Welcome Contact Me Legislation Media Coverage Platform Voting Record E-Forum Biography
Media Coverage
Backers Fail To Stop Ouster Of Johnson
November 22, 1997



Saturday, November 22, 1997
Section: News
Page: A03
Scott Andrews
Caption: Photo. Floyd Johnson, mug. 

RICHMOND Despite threats of a recall campaign and a public outpouring of support for City Manager Floyd Johnson, the City Council formalized its decision Friday not to renew the top executive's contract. 

The council also took measures to bar City Council members, lobbyists and business interests from having informal contact with applicants to fill Johnson's position. Such contact in the past fueled accusations that backroom dealings influenced the selection of Johnson. 

The council's approval of the resolution ousting Johnson, approved on a 5-1 vote without discussion, does not force Johnson to leave his office before his contract expires Jan. 9. But it does appoint three councilmen to "facilitate the transition" from Johnson to in interim city manager, an indication Johnson may be asked to leave sooner. 

Richard Griffin, Tom Butt, Nat Bates Donna Powers and Alex Evans voted to oust Johnson. John Marquez voted against them. Three council members who support Johnson, Irma Anderson, Mayor Rosemary Corbin and Lesa McIntosh, were absent. 

Acting City Attorney William Bonnell previously advised council members not to comment on Johnson's shortcomings for fear of provoking a lawsuit. 

Response to the vote was overwhelmingly negative at Friday's meeting, with much of the opposition brought by the National Association for the Advancement of Colored People, neighborhood leaders and ministers. 

Audience members blasted the council for making its original vote to oust Johnson at 2 a.m. Wednesday, after all but one observer had gone home and television cameras that normally film meetings had been turned off. They complained that the council had violated the state open-meeting law by not notifying the public it might vote on Johnson's future at the meeting.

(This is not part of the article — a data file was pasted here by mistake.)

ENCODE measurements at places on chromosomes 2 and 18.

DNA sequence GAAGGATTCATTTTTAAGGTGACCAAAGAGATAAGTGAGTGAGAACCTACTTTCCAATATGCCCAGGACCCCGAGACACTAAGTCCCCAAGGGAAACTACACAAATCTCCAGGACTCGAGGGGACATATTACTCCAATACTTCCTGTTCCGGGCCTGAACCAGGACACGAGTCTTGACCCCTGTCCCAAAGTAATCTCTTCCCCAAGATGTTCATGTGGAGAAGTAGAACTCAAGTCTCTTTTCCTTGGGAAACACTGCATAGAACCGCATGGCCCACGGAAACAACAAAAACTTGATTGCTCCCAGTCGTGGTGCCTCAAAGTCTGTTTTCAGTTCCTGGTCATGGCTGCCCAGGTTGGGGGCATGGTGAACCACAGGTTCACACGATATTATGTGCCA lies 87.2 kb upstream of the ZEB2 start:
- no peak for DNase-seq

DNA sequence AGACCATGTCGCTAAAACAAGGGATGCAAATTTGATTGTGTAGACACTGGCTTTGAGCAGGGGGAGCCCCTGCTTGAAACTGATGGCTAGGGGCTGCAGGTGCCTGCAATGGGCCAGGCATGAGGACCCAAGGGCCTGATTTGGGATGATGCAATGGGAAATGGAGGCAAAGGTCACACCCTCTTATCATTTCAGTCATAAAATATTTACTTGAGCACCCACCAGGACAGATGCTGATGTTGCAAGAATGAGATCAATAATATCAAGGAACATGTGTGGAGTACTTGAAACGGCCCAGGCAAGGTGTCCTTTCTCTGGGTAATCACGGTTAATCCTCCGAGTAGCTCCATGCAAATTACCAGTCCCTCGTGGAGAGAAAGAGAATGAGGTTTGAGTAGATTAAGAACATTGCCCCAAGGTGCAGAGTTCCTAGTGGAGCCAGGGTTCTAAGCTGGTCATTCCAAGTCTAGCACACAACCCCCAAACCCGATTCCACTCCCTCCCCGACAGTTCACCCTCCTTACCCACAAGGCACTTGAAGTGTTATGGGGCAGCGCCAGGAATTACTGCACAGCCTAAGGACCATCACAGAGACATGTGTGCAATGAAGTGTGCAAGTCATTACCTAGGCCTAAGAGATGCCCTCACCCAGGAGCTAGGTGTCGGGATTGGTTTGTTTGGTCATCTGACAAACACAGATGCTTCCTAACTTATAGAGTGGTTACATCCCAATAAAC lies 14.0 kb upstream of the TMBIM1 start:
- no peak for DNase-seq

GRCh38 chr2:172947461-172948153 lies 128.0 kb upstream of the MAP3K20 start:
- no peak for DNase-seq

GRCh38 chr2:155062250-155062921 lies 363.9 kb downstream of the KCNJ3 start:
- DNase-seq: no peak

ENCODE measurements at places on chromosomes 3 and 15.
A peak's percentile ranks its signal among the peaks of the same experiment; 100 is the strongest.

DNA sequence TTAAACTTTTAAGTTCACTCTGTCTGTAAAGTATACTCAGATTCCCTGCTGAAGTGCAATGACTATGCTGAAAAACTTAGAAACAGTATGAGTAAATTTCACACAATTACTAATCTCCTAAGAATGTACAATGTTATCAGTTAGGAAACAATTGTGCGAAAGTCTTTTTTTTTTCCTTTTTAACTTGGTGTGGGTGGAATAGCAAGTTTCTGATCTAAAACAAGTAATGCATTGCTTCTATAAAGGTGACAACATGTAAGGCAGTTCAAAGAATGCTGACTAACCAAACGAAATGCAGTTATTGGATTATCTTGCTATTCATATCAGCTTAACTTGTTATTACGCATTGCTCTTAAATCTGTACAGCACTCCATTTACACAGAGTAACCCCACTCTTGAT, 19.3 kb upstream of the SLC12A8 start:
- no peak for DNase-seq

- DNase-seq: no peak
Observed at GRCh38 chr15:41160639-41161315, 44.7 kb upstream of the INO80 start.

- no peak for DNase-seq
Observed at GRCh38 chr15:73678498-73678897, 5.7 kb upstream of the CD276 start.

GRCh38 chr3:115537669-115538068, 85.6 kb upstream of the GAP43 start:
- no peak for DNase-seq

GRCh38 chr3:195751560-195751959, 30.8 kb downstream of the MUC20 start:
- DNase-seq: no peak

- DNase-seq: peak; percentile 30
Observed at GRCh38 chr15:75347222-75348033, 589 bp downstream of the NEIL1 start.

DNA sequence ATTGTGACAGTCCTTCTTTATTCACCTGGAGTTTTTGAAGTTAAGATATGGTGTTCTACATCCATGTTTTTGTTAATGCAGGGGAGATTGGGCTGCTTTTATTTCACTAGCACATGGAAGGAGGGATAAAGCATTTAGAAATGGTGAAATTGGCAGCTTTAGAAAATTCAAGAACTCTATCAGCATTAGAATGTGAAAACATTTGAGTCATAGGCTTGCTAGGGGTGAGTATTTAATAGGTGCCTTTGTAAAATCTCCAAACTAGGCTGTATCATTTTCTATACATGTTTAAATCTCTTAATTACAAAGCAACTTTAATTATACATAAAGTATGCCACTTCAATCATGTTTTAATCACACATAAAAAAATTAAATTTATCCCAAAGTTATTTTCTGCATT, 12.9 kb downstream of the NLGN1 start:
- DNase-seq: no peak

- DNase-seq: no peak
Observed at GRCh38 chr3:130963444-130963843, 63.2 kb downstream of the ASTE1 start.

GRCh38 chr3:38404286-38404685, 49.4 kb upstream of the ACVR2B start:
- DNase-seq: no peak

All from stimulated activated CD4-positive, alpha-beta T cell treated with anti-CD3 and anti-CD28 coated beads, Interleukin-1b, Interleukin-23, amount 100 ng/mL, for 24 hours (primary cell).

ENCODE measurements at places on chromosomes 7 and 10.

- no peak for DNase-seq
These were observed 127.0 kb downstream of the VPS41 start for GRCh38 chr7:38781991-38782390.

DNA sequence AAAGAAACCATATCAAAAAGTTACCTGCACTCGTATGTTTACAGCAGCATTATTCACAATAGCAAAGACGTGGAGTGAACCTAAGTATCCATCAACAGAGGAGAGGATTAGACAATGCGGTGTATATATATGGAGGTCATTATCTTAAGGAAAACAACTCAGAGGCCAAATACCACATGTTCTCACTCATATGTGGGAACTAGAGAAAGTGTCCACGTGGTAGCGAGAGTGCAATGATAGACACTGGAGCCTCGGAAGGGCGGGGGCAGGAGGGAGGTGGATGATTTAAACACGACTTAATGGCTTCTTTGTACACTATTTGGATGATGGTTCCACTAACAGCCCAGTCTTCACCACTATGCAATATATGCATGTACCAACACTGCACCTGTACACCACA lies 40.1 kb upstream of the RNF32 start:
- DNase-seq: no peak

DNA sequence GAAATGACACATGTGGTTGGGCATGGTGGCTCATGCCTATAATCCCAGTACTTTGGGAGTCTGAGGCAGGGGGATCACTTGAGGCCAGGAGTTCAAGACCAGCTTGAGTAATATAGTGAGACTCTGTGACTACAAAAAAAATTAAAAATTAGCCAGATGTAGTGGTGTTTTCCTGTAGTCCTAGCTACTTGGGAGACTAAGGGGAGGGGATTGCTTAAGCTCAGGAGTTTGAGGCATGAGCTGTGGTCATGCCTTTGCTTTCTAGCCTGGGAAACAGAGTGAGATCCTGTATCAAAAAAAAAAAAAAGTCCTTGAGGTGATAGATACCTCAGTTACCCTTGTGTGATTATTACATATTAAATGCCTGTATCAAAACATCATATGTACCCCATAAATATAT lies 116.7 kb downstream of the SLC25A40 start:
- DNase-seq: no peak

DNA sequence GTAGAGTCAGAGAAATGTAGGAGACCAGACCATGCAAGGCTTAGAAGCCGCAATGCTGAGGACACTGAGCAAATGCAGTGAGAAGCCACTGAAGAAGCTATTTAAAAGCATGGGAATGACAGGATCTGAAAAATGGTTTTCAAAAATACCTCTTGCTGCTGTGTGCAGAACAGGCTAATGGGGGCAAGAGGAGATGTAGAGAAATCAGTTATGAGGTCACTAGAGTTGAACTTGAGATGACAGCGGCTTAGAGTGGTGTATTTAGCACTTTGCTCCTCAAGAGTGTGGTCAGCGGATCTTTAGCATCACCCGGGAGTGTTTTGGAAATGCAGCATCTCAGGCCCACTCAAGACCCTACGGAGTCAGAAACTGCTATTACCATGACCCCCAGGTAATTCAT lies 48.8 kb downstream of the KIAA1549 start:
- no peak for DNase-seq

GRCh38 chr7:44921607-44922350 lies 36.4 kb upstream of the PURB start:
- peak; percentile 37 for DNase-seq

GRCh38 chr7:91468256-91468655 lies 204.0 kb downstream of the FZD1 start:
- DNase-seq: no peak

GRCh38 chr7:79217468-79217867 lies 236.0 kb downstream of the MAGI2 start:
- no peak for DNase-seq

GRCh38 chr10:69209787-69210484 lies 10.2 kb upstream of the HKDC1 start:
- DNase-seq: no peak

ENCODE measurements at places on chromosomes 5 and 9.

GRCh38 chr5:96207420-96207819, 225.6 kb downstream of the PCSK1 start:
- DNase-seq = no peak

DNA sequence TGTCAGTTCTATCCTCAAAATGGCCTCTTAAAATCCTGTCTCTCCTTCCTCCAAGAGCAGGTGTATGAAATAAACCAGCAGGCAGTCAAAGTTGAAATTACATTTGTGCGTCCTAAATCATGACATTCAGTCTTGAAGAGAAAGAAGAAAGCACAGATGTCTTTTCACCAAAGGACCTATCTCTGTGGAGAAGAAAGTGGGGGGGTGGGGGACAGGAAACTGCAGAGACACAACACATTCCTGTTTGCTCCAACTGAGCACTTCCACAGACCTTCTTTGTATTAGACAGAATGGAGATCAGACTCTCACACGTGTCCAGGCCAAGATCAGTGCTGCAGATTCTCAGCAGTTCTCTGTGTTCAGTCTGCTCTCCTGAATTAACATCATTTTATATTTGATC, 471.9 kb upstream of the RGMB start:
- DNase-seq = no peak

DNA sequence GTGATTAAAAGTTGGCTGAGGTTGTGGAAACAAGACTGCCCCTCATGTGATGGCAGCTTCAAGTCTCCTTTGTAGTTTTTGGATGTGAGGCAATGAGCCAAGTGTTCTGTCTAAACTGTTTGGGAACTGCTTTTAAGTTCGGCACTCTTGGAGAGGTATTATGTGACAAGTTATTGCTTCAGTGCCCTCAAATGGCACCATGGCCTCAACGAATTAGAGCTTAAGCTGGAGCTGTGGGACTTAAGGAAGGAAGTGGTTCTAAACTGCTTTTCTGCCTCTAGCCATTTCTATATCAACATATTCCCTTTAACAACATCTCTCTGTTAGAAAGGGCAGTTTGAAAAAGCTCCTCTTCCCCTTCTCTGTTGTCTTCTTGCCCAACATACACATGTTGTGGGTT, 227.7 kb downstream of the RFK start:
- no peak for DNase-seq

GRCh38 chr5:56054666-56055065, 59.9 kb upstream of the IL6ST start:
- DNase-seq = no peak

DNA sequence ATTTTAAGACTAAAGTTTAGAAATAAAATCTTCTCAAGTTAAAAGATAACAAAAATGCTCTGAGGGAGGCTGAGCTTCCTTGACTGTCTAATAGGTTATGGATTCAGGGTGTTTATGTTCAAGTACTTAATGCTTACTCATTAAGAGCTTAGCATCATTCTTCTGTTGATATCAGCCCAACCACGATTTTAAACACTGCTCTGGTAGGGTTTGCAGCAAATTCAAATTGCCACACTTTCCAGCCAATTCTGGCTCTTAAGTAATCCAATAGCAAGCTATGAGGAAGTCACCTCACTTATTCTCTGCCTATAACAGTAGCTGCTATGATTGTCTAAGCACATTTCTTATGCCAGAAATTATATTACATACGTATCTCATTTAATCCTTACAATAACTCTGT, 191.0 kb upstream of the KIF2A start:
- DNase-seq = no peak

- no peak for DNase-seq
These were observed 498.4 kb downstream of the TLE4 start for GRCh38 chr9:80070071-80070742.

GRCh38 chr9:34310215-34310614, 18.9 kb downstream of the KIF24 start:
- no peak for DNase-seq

They accused council members of succumbing to special-interest lobbying. They criticized Griffin for voting against Johnson, though Griffin, when running for re-election this fall, publicly supported Johnson. 

"Outside interests won over the democratic process. Integrity was bought. Promises were made. Promises were broken," said George Harris III, who joined four other speakers to threaten a recall. 

Several well-known community leaders, including former Councilman Jim McMillan, NAACP President Ken Nelson, Elizabeth Baptist Church pastor J.L. Johnson, Easter Hill United Methodist Church pastor Phil Lawson and Pinole City Councilwoman Maria Alegria expressed similar sentiments. 

Altogether, 16 speakers said they opposed the council's decision or the way it was made. One audience member spoke in support of the council. 

Marquez, chairman of the meeting, frequently asked audience members to be quiet when they spoke out of turn. Although he forbade speakers from mentioning individual council members in their comments, several audience members ignored that rule. Butt, Powers and Evans, who are white, were accused of being motivated by racism. Floyd Johnson is black. Bates and Griffin, who are black, were denounced for allegedly being dishonest. 

None of the five council members responded to the charges during the meeting. 

Johnson, who reportedly is visiting his ailing mother in Virginia, was not at the meeting. 

When he leaves office, Johnson may be replaced by an acting city manager. If the council has not chosen an acting city manager by the time Johnson leaves, City Attorney Malcolm Hunter will take over for no longer than 10 days. 

The council intends to have a new city manager hired by March 1.